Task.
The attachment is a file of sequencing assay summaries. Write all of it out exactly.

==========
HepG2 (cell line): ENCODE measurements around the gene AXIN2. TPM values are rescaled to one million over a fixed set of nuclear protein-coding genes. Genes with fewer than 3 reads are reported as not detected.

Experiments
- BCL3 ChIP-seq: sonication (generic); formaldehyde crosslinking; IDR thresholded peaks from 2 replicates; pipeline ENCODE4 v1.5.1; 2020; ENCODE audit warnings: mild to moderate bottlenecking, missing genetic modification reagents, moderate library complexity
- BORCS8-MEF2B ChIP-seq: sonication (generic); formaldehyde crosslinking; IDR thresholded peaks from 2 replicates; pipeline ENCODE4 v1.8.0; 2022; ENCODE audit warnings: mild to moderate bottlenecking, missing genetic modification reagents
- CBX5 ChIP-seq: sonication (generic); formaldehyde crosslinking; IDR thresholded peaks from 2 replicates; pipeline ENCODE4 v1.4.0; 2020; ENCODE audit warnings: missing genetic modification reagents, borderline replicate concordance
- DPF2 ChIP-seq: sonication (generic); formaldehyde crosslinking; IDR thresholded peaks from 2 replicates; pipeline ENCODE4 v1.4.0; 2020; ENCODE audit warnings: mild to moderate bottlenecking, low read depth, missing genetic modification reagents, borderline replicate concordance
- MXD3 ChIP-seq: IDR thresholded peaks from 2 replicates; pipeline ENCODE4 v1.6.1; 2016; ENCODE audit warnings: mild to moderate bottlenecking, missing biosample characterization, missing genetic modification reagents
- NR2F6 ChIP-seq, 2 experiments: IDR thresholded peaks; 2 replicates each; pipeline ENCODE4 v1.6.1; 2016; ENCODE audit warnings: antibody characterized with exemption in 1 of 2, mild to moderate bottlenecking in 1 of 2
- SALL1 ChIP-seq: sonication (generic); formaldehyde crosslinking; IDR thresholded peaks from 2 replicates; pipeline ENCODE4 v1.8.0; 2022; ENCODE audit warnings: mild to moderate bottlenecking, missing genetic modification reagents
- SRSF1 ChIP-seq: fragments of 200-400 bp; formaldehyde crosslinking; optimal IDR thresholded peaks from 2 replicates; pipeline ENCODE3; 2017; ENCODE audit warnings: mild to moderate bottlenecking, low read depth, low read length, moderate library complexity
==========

HepG2 (cell line): ENCODE measurements around the gene AXIN2. TPM values are rescaled to one million over a fixed set of nuclear protein-coding genes. Genes with fewer than 3 reads are reported as not detected.

Experiments
- BCL3 ChIP-seq: sonication (generic); formaldehyde crosslinking; IDR thresholded peaks from 2 replicates; pipeline ENCODE4 v1.5.1; 2020; ENCODE audit warnings: mild to moderate bottlenecking, missing genetic modification reagents, moderate library complexity
- BORCS8-MEF2B ChIP-seq: sonication (generic); formaldehyde crosslinking; IDR thresholded peaks from 2 replicates; pipeline ENCODE4 v1.8.0; 2022; ENCODE audit warnings: mild to moderate bottlenecking, missing genetic modification reagents
- CBX5 ChIP-seq: sonication (generic); formaldehyde crosslinking; IDR thresholded peaks from 2 replicates; pipeline ENCODE4 v1.4.0; 2020; ENCODE audit warnings: missing genetic modification reagents, borderline replicate concordance
- DPF2 ChIP-seq: sonication (generic); formaldehyde crosslinking; IDR thresholded peaks from 2 replicates; pipeline ENCODE4 v1.4.0; 2020; ENCODE audit warnings: mild to moderate bottlenecking, low read depth, missing genetic modification reagents, borderline replicate concordance
- MXD3 ChIP-seq: IDR thresholded peaks from 2 replicates; pipeline ENCODE4 v1.6.1; 2016; ENCODE audit warnings: mild to moderate bottlenecking, missing biosample characterization, missing genetic modification reagents
- NR2F6 ChIP-seq, 2 experiments: IDR thresholded peaks; 2 replicates each; pipeline ENCODE4 v1.6.1; 2016; ENCODE audit warnings: antibody characterized with exemption in 1 of 2, mild to moderate bottlenecking in 1 of 2
- SALL1 ChIP-seq: sonication (generic); formaldehyde crosslinking; IDR thresholded peaks from 2 replicates; pipeline ENCODE4 v1.8.0; 2022; ENCODE audit warnings: mild to moderate bottlenecking, missing genetic modification reagents
- SRSF1 ChIP-seq: fragments of 200-400 bp; formaldehyde crosslinking; optimal IDR thresholded peaks from 2 replicates; pipeline ENCODE3; 2017; ENCODE audit warnings: mild to moderate bottlenecking, low read depth, low read length, moderate library complexity